A big setback for Kirstie Alley and Scientology. A customer of Kirstie’s weight loss program “Organic Liaison” filed a lawsuit charging the Scientology backed company with false advertising. Kirstie claimed to have lost 100 pounds using her product, but the dissatisfied customer pointed out that Kirstie actually lost the weight by dieting and exercising and rehearsing for “Dancing with the Stars.”Kirstie’s high powered Scientology lawyer tried to get the suit dismissed, but the judge ruled against her. Kirstie had to pay the disgruntled customer $130,000 and she has to re-word the ads for her product. No doubt customers will lose faith in the system and the Los Feliz store will be emptier than ever.
Ouch. Why so mean? Do you know the details of the suit? Unlikely. You don’t think this will be appealed? Gossip sites are so mean and quick to pass judgement, it makes me wonder what the lives of these people are like, always looking for car crashes …yikes. Kirstie’s awesome and has been since cheers, one of a kind.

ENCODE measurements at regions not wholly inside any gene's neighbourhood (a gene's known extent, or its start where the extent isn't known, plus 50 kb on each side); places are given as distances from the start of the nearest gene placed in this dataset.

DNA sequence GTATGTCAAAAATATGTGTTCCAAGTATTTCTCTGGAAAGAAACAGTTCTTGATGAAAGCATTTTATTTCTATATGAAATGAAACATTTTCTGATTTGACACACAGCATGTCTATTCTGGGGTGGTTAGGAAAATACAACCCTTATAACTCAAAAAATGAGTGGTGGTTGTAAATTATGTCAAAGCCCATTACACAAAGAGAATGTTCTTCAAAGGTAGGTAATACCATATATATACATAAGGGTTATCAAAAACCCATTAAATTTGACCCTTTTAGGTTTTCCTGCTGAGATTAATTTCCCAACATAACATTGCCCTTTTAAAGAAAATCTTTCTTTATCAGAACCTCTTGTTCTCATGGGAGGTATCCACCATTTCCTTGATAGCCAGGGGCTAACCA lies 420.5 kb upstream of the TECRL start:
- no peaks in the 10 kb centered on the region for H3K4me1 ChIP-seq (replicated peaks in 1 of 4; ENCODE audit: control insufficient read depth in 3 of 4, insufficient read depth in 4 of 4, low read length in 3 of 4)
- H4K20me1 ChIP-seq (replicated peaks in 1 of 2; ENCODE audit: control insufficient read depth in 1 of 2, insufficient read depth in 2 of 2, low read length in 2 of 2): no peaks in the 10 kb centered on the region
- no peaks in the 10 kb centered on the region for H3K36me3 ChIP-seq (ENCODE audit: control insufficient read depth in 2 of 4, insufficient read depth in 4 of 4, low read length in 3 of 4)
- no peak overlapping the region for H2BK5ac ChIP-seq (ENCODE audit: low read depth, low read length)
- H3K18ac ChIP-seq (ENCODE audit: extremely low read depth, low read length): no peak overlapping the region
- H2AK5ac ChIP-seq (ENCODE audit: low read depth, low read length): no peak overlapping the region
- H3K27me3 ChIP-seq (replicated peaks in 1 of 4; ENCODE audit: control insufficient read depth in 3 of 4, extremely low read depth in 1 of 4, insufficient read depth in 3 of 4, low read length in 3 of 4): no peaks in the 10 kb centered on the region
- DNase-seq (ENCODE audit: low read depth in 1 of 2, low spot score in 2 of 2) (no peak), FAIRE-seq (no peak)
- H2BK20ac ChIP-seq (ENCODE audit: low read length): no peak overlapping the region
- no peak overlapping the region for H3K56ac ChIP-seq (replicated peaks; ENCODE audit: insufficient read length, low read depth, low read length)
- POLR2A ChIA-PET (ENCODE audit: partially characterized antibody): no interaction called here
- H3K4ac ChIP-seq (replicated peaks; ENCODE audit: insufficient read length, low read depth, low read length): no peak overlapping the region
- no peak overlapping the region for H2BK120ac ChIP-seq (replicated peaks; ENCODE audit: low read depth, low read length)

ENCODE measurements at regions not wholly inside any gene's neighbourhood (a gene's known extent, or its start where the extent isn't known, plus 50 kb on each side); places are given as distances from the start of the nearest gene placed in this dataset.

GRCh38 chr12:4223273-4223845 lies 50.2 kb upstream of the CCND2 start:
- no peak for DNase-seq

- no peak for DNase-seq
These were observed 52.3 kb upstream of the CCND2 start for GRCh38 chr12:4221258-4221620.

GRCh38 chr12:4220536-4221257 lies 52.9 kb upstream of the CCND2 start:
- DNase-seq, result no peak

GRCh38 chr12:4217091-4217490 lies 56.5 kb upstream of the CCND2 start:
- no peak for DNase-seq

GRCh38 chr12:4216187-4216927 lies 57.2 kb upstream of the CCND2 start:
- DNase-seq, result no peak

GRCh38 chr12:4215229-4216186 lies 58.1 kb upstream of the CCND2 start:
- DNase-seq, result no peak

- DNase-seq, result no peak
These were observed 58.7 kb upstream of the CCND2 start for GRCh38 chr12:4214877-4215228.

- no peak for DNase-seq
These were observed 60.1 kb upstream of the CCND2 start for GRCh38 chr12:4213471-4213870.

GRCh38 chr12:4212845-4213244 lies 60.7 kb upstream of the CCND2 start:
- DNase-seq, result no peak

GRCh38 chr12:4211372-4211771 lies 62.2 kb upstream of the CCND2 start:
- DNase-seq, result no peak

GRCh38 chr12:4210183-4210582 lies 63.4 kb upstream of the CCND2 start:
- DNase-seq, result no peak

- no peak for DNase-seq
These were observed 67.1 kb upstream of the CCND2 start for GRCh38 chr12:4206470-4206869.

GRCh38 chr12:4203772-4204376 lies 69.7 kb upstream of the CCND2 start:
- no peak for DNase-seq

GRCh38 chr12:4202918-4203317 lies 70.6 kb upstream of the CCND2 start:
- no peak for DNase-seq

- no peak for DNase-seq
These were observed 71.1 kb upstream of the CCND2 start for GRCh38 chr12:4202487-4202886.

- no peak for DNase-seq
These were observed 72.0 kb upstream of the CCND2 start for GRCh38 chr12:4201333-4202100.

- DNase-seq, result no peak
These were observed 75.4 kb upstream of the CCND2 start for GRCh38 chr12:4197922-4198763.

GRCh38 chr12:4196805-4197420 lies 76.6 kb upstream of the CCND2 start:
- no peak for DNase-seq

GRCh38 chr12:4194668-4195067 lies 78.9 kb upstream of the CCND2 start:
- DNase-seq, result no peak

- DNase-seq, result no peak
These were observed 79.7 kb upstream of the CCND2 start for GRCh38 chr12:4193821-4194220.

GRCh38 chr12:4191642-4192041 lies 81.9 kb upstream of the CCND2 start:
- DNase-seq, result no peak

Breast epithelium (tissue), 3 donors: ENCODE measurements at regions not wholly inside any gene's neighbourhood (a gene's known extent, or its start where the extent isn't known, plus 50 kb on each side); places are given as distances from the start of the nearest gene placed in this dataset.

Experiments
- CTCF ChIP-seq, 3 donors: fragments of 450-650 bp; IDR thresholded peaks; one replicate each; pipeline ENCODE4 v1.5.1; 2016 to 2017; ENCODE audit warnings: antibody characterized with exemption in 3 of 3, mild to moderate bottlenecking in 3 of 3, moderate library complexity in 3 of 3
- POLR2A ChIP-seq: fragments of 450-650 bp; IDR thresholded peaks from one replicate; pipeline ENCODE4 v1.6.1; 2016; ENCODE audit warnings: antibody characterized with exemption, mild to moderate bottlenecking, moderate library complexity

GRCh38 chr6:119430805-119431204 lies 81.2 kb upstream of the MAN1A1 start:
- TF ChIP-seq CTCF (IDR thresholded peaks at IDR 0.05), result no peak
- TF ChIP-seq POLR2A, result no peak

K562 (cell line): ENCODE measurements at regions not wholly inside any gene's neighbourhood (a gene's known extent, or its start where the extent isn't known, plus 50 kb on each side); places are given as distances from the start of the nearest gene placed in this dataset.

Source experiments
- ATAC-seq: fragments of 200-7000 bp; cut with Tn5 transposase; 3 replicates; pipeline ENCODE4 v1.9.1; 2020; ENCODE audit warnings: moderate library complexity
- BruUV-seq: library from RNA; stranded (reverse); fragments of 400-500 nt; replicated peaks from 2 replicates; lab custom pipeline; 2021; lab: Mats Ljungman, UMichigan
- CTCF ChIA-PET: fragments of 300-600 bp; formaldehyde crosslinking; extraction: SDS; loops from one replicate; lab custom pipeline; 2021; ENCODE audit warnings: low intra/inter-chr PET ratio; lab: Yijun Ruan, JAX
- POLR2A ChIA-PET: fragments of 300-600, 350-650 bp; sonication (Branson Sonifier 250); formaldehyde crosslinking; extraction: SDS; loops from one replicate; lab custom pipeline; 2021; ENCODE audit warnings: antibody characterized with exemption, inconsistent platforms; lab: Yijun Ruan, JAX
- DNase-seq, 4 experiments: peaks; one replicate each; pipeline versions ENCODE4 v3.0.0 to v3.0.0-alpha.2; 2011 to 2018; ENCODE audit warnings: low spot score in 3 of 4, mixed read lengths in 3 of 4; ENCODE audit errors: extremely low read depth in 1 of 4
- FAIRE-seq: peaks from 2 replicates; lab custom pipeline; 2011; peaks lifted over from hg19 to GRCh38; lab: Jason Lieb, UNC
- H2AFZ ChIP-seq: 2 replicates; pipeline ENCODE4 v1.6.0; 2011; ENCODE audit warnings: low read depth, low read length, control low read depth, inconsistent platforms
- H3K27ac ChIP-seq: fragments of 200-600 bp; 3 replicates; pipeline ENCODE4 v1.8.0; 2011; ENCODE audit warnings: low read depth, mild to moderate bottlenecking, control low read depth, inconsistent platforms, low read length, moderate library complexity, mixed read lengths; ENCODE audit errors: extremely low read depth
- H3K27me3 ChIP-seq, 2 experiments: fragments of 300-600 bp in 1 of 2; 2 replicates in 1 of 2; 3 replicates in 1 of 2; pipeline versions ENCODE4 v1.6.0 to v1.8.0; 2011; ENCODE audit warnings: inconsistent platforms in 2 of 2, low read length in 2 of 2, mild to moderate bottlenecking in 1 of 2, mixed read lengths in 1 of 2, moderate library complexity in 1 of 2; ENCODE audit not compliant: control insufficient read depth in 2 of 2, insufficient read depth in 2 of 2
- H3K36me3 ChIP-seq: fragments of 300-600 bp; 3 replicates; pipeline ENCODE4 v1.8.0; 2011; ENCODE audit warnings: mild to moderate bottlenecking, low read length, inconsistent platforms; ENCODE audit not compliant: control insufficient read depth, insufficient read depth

Is this the case? Putative California-only class action filed against Organic Liaison LLC and actress Kirstie Alley in California Superior Court (Los Angeles County), alleging violations of California’s Unfair Competition Law, False Advertising Law, and Consumer Legal Remedies Act arising out of advertising for the “Kirstie Alley Organic Liaison Weight Loss Program.” Plaintiff claims that the defendants advertising – that the Program, which consists of purported weight loss supplements and weight loss instruction, can cause significant weight loss easily and is FDA-approved – is false and misleading. According to the Complaint, the defendants “falsely market [the Program] as a weight-loss acomment_IDe, and then charge a premium for supplements that are nothing more than run-of-the-mill fiber and calcium supplements.” Plaintiff also claims that the use of Ms. Alley’s “before and after” photographs is deceptive because her weight loss was the result of an “above average regimen and extremely low calorie diet,” rather than the Program. (Abramyan, et al. v. Organic Liaison LLC, et al., No. BC488737 (Cal. Super. Ct. complaint filed on July 20, 2012)).
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